By Jessica Sattell (Fukuoka-ken, 2007-08) for JQ magazine. Jessica is a freelance writer and a graduate student in arts journalism. She readily admits that while she is an avid Hello Kitty fan, she is always going to like Chococat more.
For many, young and old, female and male, Hello Kitty (or Kitty-chan, as her diehard fans lovingly call her) has been a lifelong friend. As I toted around my review copy of the new Pink Globalization: Hello Kitty’s Trek Across the Pacific—to my part-time job, to coffee shops, on a recent trip—strangers cooed over the cover’s soft pink color scheme and photograph of one of artist Tom Sachs’s renditions of the famous feline. Kitty led the way into my very first experiences with Japan, and her ever-presence has enriched my life in ways that I didn’t fully understand until diving in to Christine R. Yano’s research.
The wide-eyed little cat has been Japan’s acting ambassador for decades, and her global travels had (and continue to have) profound impacts on generations of consumers and culture shapers. Pink Globalization is a culmination of over ten years of Yano’s fieldwork and research on the international ubiquity of Hello Kitty as an example of Japan’s actions as a tastemaker in global kawaii.
Yano, who is Professor and Chair of Anthropology at the University of Hawai‘i at Manoa, explains that Kitty’s rise, development and continuing presence as perpetuated by both parent company Sanrio and an ever-growing fandom provides a rich text from which to examine a multitude of contemporary issues. Yano coins the term “pink globalization” here to refer to the spread of “cute” goods and images from Japan to other parts of the world, and it connects the actions of global capitalism with Japan’s “coolness” in its soft cultural products.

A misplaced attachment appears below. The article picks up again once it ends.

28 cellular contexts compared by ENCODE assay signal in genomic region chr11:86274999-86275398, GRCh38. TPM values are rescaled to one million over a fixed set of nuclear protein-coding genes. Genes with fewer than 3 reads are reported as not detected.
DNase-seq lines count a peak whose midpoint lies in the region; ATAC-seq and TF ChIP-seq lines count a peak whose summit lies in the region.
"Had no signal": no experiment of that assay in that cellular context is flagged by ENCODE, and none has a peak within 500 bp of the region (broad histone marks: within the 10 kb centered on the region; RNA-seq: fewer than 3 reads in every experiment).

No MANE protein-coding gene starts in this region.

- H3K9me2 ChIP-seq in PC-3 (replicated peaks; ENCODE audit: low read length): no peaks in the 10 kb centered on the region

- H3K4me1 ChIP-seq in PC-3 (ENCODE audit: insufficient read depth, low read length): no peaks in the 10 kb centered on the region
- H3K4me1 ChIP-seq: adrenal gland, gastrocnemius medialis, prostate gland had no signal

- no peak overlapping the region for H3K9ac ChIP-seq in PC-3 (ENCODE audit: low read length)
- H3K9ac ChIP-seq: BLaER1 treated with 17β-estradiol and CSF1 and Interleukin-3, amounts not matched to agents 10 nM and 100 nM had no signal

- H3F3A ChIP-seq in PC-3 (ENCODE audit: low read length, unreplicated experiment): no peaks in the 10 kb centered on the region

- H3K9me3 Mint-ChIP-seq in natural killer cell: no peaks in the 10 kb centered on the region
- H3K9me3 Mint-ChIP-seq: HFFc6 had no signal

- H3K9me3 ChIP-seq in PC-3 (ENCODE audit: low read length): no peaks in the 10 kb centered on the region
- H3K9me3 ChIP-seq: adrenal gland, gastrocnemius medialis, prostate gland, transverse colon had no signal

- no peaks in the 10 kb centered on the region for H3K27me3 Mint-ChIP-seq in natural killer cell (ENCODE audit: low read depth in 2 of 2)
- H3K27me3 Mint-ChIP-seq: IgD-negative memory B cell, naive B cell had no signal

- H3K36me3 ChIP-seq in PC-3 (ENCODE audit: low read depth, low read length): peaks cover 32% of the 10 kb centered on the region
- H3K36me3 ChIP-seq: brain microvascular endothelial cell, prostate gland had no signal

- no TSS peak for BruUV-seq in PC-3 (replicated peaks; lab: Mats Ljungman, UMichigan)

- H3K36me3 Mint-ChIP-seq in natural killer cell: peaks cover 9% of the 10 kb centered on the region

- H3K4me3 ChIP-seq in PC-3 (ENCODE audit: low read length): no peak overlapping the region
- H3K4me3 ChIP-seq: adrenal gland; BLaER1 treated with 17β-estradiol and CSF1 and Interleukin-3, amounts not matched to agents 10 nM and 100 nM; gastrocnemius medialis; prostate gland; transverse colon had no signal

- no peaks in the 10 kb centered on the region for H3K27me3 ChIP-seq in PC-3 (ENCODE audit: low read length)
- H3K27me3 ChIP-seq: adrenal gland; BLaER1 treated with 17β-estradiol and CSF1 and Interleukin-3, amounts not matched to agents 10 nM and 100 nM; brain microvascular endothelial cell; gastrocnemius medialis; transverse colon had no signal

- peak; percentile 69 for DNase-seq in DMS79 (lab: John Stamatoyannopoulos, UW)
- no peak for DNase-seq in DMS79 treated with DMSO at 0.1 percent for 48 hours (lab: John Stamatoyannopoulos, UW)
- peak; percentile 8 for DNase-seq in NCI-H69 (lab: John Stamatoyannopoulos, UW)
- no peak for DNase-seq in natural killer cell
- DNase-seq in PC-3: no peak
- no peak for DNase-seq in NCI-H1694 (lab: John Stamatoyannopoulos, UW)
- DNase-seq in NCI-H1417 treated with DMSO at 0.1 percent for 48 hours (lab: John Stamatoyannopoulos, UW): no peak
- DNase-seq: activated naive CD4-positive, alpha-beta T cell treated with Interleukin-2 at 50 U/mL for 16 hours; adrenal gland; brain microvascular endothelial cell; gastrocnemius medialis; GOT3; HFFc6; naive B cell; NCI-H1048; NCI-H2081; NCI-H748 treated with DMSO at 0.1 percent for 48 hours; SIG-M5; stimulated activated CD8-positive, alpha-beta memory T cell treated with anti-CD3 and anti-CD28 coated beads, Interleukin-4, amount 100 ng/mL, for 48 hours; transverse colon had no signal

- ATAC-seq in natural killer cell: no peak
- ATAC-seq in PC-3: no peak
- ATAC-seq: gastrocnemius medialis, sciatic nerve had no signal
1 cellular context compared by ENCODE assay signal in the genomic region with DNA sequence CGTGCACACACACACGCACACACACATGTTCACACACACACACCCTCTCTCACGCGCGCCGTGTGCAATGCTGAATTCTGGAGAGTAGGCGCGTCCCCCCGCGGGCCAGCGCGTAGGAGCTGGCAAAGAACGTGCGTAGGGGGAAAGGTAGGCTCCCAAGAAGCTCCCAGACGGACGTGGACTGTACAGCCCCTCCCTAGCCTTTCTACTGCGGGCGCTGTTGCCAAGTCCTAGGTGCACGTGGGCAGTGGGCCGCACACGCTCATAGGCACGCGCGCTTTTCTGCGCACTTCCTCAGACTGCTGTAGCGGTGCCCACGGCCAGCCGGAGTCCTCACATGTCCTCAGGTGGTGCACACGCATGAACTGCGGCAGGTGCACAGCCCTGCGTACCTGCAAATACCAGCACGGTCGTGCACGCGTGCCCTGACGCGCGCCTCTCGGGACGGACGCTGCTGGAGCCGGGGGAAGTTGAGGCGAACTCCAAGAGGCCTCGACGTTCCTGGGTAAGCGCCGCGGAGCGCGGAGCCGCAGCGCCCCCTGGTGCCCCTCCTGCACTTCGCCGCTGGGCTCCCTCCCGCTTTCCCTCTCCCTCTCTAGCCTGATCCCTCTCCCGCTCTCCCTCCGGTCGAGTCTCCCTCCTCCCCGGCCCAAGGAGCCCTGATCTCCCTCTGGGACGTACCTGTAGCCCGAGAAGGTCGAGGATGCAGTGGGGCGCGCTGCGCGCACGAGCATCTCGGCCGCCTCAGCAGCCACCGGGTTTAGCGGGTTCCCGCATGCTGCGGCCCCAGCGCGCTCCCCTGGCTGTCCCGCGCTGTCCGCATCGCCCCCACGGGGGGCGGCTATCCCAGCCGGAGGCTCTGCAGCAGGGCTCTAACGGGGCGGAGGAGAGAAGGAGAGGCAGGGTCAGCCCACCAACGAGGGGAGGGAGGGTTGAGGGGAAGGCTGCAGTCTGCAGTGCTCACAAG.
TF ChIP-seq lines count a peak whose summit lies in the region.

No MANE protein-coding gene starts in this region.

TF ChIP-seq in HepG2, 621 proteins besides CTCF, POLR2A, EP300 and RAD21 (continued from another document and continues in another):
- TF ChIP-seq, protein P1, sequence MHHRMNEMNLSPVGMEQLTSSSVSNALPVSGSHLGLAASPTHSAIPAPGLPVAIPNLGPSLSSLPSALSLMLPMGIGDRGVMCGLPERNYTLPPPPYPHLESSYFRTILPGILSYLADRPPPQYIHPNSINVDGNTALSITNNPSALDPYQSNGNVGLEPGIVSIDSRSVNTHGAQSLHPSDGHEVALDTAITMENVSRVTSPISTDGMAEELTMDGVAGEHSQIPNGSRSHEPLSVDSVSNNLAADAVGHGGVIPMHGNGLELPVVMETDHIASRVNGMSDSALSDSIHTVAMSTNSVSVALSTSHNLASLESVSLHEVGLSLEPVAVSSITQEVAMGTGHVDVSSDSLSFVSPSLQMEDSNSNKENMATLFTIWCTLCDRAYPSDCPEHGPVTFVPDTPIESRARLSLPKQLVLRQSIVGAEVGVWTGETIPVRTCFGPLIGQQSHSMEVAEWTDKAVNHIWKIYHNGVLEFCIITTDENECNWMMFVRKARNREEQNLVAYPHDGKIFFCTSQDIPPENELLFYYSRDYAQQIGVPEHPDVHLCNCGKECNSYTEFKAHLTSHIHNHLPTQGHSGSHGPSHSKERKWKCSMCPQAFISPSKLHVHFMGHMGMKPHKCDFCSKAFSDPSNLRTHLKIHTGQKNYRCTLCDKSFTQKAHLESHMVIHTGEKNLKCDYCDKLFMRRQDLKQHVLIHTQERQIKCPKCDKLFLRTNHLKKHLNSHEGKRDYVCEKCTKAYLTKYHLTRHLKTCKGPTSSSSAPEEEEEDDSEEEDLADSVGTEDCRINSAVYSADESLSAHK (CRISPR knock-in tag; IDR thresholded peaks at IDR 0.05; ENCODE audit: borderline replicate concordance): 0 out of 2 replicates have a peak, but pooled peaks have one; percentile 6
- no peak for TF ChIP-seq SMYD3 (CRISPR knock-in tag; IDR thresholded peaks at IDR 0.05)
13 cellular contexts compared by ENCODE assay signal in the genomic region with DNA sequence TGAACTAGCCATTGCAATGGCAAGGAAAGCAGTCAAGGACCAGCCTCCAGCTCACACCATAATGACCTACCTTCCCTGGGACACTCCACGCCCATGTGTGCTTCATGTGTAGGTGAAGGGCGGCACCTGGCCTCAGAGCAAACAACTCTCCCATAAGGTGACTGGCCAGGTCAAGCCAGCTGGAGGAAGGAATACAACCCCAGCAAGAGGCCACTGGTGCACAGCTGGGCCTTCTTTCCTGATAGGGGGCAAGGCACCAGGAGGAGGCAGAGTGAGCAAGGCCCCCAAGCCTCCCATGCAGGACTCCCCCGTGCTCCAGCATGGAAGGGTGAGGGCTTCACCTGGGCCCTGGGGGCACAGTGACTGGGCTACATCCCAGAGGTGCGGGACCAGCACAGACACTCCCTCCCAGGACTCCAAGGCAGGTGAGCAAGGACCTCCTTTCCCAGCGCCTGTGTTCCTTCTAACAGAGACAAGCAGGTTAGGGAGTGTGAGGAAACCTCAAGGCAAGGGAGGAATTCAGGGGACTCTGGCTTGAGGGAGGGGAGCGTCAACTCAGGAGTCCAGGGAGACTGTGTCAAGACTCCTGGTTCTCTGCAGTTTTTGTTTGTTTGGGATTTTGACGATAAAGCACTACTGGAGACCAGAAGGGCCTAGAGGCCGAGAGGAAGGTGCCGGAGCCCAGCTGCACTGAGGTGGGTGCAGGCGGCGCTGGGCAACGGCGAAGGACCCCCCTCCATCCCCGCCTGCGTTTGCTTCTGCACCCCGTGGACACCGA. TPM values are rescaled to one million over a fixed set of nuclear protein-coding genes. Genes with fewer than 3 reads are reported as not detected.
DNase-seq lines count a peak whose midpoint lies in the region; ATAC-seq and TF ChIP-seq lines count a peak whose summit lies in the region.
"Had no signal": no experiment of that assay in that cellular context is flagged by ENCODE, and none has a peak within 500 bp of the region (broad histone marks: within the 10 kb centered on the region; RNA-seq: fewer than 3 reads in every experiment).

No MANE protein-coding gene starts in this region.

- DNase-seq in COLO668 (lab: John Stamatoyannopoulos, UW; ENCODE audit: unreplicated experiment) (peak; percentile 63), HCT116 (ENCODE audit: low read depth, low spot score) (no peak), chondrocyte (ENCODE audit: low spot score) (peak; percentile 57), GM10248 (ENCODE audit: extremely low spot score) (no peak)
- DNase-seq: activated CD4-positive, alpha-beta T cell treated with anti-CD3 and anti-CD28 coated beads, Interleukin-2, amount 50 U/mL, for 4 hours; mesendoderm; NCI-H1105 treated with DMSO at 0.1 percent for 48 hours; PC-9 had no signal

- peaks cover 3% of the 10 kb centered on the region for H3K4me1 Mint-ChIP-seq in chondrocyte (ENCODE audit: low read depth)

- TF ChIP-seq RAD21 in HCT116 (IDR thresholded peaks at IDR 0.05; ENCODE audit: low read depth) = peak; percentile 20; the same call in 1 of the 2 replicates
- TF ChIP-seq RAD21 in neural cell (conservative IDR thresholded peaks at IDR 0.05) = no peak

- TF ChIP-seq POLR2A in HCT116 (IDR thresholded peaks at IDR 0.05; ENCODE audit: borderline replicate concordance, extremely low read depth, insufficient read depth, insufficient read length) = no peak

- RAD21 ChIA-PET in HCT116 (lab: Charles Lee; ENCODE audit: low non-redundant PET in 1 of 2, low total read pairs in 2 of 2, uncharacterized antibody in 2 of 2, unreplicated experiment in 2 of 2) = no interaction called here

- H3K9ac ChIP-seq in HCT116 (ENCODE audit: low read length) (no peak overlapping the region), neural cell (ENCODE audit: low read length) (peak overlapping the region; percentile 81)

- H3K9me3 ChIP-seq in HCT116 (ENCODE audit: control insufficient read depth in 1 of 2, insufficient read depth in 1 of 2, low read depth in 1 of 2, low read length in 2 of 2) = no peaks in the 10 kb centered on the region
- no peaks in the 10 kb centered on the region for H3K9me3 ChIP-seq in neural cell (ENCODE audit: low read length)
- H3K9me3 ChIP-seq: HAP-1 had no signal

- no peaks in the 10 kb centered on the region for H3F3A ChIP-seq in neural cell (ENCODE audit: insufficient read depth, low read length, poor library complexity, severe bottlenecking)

Using Hello Kitty’s popularity as a fascinating case study, Yano explains the power of kawaii as a major signifier of the international zeitgeist; Kitty is inherently a cornerstone of Japanese popular culture, but she is now also ingrained in a much larger collective consciousness. In fact, as Yano describes, several of her non-Japanese interview subjects did not know at first glance that Hello Kitty was a Japanese character.
One of the most fascinating findings from this dive into collector subcultures and obsessive fandom is that Hello Kitty is basically a blank canvas. That is, she seems to be a symbol without any deeper meaning onto which fans and detractors project. From the obvious visual point that Kitty lacks a mouth, we are encouraged to ascribe our own assumptions about her emotion (this stems from a theory that she is the latest incarnation of traditional Japanese aesthetics, which have historically downplayed or even removed mouths in figurative art to allow a greater narrative range). In being “blank,” she is a readily moldable resource for widely diverse sociocultural groups, and Yano explores here the many ways that Hello Kitty emerges as a cultural text appropriated for themes ranging a wide spectrum of innocence, violence, sexuality, feminism, consumerism and nationalism.
In her symbolic fluidity, Hello Kitty is a “wink” on these themes and more, and she continues to pop up in unexpected (and often subversive) appropriations, such as an icon in the adult entertainment industry or as the darling of contemporary street fashion. While primarily an academic text, Pink Globalization is a very accessible discussion of Hello Kitty as an archetype, symbol, and phenomenon. Detailed, thoughtful and entertaining (and with some stunning images of her multitude of mainstream and niche appearances alike), this is a new look at how Japanese pop culture spreads, shifts, and changes in unexpected ways.
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